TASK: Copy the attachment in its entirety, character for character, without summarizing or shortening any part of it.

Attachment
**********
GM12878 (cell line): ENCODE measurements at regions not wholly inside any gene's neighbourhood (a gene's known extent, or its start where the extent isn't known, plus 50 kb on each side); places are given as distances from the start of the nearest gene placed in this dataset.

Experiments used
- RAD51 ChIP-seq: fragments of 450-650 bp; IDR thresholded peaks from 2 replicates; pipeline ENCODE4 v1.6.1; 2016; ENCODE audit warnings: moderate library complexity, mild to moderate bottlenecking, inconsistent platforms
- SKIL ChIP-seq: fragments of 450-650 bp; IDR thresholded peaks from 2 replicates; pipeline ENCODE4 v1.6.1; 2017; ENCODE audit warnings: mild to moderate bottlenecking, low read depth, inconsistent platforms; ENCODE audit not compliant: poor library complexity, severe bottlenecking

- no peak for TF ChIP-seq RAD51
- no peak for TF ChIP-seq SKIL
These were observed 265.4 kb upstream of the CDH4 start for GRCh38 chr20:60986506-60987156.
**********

GM12878 (cell line): ENCODE measurements at regions not wholly inside any gene's neighbourhood (a gene's known extent, or its start where the extent isn't known, plus 50 kb on each side); places are given as distances from the start of the nearest gene placed in this dataset.

Experiments used
- RAD51 ChIP-seq: fragments of 450-650 bp; IDR thresholded peaks from 2 replicates; pipeline ENCODE4 v1.6.1; 2016; ENCODE audit warnings: moderate library complexity, mild to moderate bottlenecking, inconsistent platforms
- SKIL ChIP-seq: fragments of 450-650 bp; IDR thresholded peaks from 2 replicates; pipeline ENCODE4 v1.6.1; 2017; ENCODE audit warnings: mild to moderate bottlenecking, low read depth, inconsistent platforms; ENCODE audit not compliant: poor library complexity, severe bottlenecking

- no peak for TF ChIP-seq RAD51
- no peak for TF ChIP-seq SKIL
These were observed 265.4 kb upstream of the CDH4 start for GRCh38 chr20:60986506-60987156.